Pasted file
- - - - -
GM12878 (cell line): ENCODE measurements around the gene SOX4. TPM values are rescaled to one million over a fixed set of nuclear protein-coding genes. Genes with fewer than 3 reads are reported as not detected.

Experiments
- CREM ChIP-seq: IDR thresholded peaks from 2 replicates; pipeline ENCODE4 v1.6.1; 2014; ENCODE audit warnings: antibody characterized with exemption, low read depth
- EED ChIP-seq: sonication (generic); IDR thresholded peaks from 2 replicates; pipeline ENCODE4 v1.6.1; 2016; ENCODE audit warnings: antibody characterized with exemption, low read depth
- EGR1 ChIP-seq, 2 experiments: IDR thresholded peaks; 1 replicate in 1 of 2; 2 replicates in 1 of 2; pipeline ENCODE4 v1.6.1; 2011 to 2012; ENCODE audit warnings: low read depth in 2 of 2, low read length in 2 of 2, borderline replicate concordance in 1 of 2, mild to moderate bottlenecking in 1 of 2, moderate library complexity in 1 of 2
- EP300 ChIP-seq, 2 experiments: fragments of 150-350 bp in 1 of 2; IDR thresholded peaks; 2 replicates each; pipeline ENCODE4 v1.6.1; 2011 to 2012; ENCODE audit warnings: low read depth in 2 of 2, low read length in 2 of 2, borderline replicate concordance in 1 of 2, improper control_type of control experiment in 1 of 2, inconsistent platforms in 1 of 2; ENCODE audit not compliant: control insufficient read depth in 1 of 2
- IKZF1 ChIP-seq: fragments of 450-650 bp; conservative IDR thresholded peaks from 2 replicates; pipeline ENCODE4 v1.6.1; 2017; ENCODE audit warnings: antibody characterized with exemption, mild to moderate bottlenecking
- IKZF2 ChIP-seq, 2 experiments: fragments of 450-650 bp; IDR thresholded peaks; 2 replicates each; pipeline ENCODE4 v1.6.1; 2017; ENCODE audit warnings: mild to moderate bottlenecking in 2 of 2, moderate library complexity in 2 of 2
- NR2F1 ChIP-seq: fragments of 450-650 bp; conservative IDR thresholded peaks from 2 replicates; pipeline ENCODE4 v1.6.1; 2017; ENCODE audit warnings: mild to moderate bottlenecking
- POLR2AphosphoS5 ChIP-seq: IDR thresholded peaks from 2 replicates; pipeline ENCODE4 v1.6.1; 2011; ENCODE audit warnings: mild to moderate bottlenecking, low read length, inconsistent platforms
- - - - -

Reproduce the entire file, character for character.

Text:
GM12878 (cell line): ENCODE measurements around the gene SOX4. TPM values are rescaled to one million over a fixed set of nuclear protein-coding genes. Genes with fewer than 3 reads are reported as not detected.

Experiments
- CREM ChIP-seq: IDR thresholded peaks from 2 replicates; pipeline ENCODE4 v1.6.1; 2014; ENCODE audit warnings: antibody characterized with exemption, low read depth
- EED ChIP-seq: sonication (generic); IDR thresholded peaks from 2 replicates; pipeline ENCODE4 v1.6.1; 2016; ENCODE audit warnings: antibody characterized with exemption, low read depth
- EGR1 ChIP-seq, 2 experiments: IDR thresholded peaks; 1 replicate in 1 of 2; 2 replicates in 1 of 2; pipeline ENCODE4 v1.6.1; 2011 to 2012; ENCODE audit warnings: low read depth in 2 of 2, low read length in 2 of 2, borderline replicate concordance in 1 of 2, mild to moderate bottlenecking in 1 of 2, moderate library complexity in 1 of 2
- EP300 ChIP-seq, 2 experiments: fragments of 150-350 bp in 1 of 2; IDR thresholded peaks; 2 replicates each; pipeline ENCODE4 v1.6.1; 2011 to 2012; ENCODE audit warnings: low read depth in 2 of 2, low read length in 2 of 2, borderline replicate concordance in 1 of 2, improper control_type of control experiment in 1 of 2, inconsistent platforms in 1 of 2; ENCODE audit not compliant: control insufficient read depth in 1 of 2
- IKZF1 ChIP-seq: fragments of 450-650 bp; conservative IDR thresholded peaks from 2 replicates; pipeline ENCODE4 v1.6.1; 2017; ENCODE audit warnings: antibody characterized with exemption, mild to moderate bottlenecking
- IKZF2 ChIP-seq, 2 experiments: fragments of 450-650 bp; IDR thresholded peaks; 2 replicates each; pipeline ENCODE4 v1.6.1; 2017; ENCODE audit warnings: mild to moderate bottlenecking in 2 of 2, moderate library complexity in 2 of 2
- NR2F1 ChIP-seq: fragments of 450-650 bp; conservative IDR thresholded peaks from 2 replicates; pipeline ENCODE4 v1.6.1; 2017; ENCODE audit warnings: mild to moderate bottlenecking
- POLR2AphosphoS5 ChIP-seq: IDR thresholded peaks from 2 replicates; pipeline ENCODE4 v1.6.1; 2011; ENCODE audit warnings: mild to moderate bottlenecking, low read length, inconsistent platforms